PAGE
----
One such alternative, traditional Chinese medicine, views pain as a qi "blockage" equivalent to electrical resistance, or as "stagnation of blood" – theorized as dehydration inhibiting metabolism. Traditional Chinese treatments such as acupuncture are said to be more effective for nontraumatic pain than traumatic pain. Although these claims have not found broad scientific acceptance, research into both the mechanism and clinical efficacy of acupuncture supports that it can have a role in pain reduction for both humans and animals. Although the mechanism is not fully understood, it is likely that acupuncture stimulates the release of large quantities of endogenous opioids.[9] A 2004 NCCAM-funded study showed that acupuncture provides pain relief and improved function in patients with osteoarthritis of the knee, causing some managed care organizations to support acupuncture as adjunctive therapy for this purpose.[10] The NIH's 1997 Consensus Statement on Acupunture notes that research has been mixed, partly due to difficulties with designing clinical studies with the proper controls.[11]

Another common alternative treatment for chronic pain is use of nutritional supplements such as:

Curcumin, a polyphenol found in turmeric (Curcuma Longa) and said to be a natural cox-2 inhibitor[12]
Bromelain (a digestive enzyme from pineapple core)
Omega-3 fatty acids.
The efficacy of Glucosamine and Chondroitin, popular supplements for patients with arthritis, were examinied in the GAIT study, a $12 million trial funded by the NIH which showed statistical evidence for the treatment's positive effect only amongst patients with moderate to severe pain, a small subsection of the study.[13]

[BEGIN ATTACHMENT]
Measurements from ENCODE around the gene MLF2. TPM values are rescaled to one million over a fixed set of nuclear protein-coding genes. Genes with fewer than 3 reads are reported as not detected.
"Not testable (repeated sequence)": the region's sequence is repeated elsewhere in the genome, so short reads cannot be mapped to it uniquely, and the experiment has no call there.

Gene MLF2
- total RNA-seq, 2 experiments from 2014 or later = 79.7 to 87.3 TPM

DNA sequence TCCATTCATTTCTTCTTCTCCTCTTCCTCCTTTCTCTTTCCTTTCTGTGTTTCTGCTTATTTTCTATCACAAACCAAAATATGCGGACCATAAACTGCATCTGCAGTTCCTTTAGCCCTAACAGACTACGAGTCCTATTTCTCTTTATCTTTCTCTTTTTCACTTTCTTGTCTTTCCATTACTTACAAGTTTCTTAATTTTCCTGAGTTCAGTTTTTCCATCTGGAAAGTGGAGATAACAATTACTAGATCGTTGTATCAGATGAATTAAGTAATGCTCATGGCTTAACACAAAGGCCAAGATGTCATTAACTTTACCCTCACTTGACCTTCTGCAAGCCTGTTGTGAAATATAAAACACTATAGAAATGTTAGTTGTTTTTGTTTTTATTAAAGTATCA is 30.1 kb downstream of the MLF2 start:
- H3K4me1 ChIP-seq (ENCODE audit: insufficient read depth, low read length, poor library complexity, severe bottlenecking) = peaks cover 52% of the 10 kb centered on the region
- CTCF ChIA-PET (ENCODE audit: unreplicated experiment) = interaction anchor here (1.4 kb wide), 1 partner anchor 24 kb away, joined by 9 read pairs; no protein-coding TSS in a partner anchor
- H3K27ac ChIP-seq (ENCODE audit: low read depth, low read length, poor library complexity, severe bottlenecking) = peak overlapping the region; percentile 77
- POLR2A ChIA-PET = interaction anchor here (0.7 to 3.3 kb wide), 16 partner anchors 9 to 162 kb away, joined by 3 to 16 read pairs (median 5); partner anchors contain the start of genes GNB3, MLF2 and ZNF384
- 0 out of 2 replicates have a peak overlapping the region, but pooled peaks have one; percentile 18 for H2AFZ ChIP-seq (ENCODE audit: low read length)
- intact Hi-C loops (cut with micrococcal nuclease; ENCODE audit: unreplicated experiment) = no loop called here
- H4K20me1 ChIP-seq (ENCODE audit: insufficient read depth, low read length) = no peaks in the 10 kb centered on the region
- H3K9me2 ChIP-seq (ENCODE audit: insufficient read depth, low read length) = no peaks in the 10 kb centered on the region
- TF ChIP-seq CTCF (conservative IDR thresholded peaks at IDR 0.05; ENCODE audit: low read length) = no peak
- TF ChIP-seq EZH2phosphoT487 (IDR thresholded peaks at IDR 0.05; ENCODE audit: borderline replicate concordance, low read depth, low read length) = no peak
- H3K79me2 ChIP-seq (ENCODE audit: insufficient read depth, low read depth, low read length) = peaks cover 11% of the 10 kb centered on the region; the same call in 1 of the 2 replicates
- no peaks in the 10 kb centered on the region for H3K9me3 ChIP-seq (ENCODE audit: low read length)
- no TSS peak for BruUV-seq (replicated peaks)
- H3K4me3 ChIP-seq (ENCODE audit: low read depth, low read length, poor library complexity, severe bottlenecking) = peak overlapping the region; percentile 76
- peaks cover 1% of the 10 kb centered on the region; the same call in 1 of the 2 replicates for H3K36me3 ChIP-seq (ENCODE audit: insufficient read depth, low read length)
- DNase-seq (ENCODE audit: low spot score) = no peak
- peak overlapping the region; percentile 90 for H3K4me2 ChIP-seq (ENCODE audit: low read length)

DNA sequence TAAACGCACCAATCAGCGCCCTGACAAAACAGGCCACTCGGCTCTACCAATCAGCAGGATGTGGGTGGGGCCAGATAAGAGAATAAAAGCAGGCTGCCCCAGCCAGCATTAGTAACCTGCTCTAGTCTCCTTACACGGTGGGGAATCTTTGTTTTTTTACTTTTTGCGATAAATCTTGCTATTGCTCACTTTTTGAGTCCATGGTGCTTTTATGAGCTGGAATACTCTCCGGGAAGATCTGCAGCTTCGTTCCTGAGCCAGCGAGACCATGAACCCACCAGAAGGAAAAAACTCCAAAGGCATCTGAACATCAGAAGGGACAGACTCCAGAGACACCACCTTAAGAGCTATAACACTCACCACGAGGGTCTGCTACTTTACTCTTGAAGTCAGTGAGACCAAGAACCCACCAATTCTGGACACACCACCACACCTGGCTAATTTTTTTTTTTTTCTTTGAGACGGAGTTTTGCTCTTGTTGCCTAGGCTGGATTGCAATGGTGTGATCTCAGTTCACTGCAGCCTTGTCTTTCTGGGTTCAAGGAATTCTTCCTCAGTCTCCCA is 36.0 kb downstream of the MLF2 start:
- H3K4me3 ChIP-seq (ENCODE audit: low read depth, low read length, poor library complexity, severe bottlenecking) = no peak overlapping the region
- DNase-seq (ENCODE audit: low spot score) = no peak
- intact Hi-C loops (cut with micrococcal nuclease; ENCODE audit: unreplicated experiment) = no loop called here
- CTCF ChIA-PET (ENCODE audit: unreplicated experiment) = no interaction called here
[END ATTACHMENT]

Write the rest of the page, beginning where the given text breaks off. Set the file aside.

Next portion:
[edit] Philosophy of pain
Main article: Pain (philosophy)
The concept of pain has played an important part in the study of philosophy, particularly in the philosophy of mind. The question of what pain actually consists in is still open since any evaluation is dependent upon what subject one approaches the question from. Identity theorists assert that the mental state of pain is completely identical with some physical state caused by various physiological causes. Functionalists consider pain to be defined completely by its causal role (ie in the role it has in bringing about various effects) and nothing else. Some theologians and other spiritual traditions have much to say about the nature of pain and its various spiritual consequences, especially its role in growth, understanding, compassion, and in providing an aspect of life to be overcome.

[edit] Survival benefit
Despite its unpleasantness, pain is an important part of the existence of humans and other animals; in fact, it is vital to survival. Pain encourages an organism to disengage from the noxious stimulus associated with the pain. Preliminary pain can serve to indicate that an injury is imminent, such as the ache from a soon-to-be-broken bone. Pain may also promote the healing process, since most organisms will protect an injured region in order to avoid further pain. People born with congenital insensitivity to pain usually have short life spans, and suffer numerous ailments such as broken bones, bed sores, and chronic infection.

The study of pain has in recent years diverged into many different fields from pharmacology to psychology and neurobiology. It was even proposed that fruit flies may be used as an animal model for pharmacological pain research.[14] Pain is also of interest in the search for the neural correlates of consciousness, as pain has many subjective psychological aspects besides the physiological nociception.